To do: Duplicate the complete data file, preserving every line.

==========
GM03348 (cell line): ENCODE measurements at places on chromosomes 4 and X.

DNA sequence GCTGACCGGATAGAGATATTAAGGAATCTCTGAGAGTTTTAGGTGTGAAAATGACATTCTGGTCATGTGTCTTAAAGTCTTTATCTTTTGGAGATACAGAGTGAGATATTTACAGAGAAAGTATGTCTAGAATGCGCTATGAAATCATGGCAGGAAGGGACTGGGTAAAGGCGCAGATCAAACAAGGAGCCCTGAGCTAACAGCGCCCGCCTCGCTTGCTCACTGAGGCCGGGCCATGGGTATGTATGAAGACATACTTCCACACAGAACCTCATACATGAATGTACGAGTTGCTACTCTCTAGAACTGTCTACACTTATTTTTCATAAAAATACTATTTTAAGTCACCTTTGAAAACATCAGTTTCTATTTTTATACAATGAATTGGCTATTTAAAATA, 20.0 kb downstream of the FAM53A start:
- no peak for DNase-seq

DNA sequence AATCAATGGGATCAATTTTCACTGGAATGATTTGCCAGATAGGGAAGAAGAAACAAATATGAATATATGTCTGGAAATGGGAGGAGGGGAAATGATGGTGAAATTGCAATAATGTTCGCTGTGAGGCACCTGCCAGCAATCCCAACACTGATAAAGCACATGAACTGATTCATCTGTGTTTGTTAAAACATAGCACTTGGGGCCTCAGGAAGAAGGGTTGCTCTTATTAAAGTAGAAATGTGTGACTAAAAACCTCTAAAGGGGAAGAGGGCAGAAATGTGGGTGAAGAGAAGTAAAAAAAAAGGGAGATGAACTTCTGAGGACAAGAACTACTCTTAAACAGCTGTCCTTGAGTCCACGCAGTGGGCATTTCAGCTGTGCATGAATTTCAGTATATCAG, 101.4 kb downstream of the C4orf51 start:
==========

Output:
GM03348 (cell line): ENCODE measurements at places on chromosomes 4 and X.

DNA sequence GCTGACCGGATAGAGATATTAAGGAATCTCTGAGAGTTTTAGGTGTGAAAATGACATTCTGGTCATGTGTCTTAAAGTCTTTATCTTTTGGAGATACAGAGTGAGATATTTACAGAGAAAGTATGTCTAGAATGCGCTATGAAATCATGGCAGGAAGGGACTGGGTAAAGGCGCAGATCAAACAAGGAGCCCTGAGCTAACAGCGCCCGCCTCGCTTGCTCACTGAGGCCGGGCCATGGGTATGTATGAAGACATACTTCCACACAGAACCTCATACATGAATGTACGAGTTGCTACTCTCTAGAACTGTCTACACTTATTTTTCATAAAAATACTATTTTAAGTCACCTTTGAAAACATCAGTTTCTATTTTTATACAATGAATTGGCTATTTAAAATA, 20.0 kb downstream of the FAM53A start:
- no peak for DNase-seq

DNA sequence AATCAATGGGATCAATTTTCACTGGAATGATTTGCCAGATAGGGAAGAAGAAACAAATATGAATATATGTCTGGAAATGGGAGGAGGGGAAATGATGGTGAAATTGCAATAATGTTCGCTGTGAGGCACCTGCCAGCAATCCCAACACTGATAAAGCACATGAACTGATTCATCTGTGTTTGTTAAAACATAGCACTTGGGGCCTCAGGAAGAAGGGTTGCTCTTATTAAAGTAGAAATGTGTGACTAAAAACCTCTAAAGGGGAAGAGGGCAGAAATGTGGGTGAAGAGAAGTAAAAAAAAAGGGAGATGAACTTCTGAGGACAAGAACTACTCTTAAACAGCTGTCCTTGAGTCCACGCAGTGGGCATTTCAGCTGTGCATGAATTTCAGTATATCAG, 101.4 kb downstream of the C4orf51 start: